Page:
ctenidium


Also found in: Dictionary, Thesaurus, Encyclopedia, Wikipedia.
Related to ctenidium: ctenidia

ctenidium

(tĭ-nĭd′ē-əm)
n. pl. ctenid·ia (-ē-ə) Zoology
A comblike structure, such as the respiratory apparatus of a mollusk or a row of spines in some insects.

ctenidium

(pl. ctenidia) one of the comblike gills present in the mantle of many molluscs, particularly Lamellibranchia.

ctenidium

a spine which occurs in rows on the heads of fleas; called also combs; useful for morphological identification.
Mentioned in ?
References in periodicals archive ?
Legs mainly black without ventral ctenidium on hind femur and without erect posterior bristles medially on hind tibia.
Fore and mid tibia with inconspicuous ctenidium on anteroventral side and hind tibia without erect posterior bristles medially.
macroctenia Rafael -Hind femur with short anteroventral ctenidium, 3 subequal the ctenidium of fore and mid femora 3.
Fore coxa with 9 brown setulae on anterior surface; mid coxa with 8 brown setulae; fore tibia with ctenidium of 12 spinules.
Fore coxa with 18 brown setulae on anterior surface; mid coxa with 16 brown setulae; fore tibia with ctenidium of 10 spinules.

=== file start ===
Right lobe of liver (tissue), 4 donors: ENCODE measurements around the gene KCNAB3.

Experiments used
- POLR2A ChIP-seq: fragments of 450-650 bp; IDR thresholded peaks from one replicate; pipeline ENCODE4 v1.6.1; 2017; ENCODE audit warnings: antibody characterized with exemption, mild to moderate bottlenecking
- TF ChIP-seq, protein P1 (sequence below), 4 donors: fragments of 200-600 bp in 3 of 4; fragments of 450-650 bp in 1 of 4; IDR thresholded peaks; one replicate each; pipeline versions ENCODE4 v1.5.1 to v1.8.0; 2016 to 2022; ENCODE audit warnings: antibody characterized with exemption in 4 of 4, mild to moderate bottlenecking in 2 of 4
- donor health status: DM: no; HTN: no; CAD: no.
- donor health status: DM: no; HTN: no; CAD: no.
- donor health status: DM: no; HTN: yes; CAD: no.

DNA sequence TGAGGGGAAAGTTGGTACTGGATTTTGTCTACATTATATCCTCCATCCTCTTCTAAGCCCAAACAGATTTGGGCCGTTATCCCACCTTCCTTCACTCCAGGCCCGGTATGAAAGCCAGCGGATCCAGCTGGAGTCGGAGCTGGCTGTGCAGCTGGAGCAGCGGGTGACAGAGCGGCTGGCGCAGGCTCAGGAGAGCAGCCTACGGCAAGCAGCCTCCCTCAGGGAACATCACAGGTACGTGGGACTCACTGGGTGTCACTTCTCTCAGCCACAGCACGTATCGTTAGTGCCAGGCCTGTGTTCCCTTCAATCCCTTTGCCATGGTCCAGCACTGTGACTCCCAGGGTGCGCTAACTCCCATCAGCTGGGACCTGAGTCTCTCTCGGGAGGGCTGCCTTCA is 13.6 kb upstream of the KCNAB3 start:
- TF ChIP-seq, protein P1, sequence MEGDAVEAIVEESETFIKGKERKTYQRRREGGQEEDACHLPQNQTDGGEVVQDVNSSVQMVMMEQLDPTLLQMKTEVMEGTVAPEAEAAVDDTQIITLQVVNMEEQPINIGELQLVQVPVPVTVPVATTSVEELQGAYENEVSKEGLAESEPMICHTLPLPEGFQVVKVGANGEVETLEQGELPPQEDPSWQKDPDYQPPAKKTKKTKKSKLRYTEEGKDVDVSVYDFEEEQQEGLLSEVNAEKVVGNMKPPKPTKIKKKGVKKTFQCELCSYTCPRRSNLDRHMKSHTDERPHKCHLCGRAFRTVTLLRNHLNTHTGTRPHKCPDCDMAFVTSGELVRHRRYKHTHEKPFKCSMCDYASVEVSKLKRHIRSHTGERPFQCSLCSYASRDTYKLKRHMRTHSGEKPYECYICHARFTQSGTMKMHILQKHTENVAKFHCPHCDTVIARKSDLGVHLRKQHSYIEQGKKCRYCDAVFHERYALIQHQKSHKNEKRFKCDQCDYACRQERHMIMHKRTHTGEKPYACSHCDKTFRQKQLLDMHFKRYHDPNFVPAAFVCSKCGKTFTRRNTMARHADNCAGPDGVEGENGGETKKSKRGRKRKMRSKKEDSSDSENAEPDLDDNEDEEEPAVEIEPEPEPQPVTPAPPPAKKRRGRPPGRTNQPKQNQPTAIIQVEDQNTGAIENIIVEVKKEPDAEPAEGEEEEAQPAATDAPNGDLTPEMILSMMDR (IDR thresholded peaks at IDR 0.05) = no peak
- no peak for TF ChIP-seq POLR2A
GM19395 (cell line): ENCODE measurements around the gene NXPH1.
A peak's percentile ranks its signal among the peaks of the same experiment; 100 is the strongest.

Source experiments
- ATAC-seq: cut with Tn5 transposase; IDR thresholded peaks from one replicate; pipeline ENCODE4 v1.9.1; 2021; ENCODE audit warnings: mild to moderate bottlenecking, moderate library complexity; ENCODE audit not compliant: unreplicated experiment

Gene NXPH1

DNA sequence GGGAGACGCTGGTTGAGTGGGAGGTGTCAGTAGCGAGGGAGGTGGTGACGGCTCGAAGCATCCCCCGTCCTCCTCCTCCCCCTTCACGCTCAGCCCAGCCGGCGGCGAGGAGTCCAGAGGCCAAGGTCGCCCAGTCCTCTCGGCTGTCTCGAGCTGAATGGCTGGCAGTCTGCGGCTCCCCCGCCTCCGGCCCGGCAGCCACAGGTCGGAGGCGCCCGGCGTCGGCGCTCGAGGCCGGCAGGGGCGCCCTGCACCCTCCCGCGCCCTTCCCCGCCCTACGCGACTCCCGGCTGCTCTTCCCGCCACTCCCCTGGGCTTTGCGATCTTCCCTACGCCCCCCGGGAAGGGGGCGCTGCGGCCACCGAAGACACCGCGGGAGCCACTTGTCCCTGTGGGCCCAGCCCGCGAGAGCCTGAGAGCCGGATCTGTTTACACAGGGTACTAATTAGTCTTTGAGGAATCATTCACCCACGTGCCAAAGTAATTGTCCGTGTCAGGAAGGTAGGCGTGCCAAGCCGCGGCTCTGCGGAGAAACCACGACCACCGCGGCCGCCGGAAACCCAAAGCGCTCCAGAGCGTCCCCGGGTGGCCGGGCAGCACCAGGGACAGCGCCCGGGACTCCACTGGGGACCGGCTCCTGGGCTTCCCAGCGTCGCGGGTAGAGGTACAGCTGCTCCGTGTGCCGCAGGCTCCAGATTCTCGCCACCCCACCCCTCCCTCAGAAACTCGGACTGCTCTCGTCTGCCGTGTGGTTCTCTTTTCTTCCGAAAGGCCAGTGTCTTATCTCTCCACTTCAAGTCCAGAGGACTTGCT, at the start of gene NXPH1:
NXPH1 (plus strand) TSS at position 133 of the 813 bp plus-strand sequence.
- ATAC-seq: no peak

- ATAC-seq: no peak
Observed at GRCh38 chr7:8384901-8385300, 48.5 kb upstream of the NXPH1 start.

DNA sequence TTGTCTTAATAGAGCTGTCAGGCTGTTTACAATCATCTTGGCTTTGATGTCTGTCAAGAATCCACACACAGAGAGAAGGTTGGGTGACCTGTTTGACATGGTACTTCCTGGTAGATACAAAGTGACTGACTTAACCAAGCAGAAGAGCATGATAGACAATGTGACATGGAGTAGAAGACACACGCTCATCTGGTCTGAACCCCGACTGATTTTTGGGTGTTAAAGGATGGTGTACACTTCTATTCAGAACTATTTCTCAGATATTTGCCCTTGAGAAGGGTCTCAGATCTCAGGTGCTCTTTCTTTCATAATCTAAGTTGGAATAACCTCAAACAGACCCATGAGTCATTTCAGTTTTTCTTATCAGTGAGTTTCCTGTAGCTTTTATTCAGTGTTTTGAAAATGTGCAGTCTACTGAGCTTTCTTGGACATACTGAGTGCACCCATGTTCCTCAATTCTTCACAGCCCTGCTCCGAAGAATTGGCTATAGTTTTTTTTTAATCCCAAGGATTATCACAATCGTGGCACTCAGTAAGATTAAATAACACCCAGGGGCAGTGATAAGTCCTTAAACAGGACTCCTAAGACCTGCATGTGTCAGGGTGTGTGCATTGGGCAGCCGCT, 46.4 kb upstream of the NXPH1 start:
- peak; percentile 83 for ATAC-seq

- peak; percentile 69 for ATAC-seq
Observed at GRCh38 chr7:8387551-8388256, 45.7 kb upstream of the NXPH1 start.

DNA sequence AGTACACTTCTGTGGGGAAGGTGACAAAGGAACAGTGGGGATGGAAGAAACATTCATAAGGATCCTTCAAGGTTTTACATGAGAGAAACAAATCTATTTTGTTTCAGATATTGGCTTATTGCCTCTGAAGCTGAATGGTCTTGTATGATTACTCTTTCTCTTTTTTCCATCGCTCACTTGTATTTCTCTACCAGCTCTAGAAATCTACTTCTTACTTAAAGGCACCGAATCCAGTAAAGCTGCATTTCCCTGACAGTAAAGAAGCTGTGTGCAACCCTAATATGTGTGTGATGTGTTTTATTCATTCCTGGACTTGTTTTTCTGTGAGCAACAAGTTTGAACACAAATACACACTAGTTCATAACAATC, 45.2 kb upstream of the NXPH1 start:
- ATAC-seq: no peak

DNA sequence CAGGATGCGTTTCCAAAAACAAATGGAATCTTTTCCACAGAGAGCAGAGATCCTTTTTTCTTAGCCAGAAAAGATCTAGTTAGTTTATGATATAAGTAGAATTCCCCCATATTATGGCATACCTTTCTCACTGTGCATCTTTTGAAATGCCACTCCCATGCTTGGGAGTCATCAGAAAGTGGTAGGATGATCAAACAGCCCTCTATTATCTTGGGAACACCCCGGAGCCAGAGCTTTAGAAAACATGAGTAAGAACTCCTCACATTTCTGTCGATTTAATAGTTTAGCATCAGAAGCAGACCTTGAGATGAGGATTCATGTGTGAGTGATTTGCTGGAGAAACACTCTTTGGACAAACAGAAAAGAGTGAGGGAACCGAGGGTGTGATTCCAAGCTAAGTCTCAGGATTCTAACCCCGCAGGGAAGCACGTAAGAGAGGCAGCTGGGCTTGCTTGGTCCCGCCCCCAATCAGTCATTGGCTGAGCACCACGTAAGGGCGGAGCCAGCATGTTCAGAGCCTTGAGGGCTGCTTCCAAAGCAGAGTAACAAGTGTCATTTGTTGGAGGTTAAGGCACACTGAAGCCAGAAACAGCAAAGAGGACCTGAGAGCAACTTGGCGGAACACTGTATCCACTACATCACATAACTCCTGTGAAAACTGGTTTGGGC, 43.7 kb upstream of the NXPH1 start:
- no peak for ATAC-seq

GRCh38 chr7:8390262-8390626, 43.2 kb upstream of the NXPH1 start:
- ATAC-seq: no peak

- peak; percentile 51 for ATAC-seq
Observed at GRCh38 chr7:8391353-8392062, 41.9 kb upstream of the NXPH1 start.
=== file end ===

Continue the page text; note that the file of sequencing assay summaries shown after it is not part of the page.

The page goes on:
Fore coxa with 13 brown setulae on anterior surface; mid coxa with 7 brown setulae; fore tibia with ctenidium of 14 spinules.
Fore coxa with 9 brown setulae; mid and hind coxa silver-yellow pruinose, mid coxa with 3 brown setulae; hind coxa with 2 brown setula; fore tibia usually with 4 strong setae on lateral margin, the second basal seta of similar length to other three, with ctenidium of 7-9 short, sharp black spinules.
Fore coxa with 21 brown setulae; femora, tibia and tarsi slightly reddish yellow; tibia darker reddish apically; fore tibia with 4 strong setae on lateral margin, the second basal seta same length as first basal, with ctenidium of 10-13 long, sharp black spinules, separated from each other by two or more basal spinule widths.
Fore coxa with 8 brown setulae on anterior surface; mid coxa with 8 brown setulae; fore tibia with ctenidium of 12 short, sharp black spinules.
We used reduced major axis (Model II) regression to describe the relationships between ctenidium area and body mass for the three species (LaBarbera, 1989).
Cilia on the ctenidium generate a current through the mantle cavity.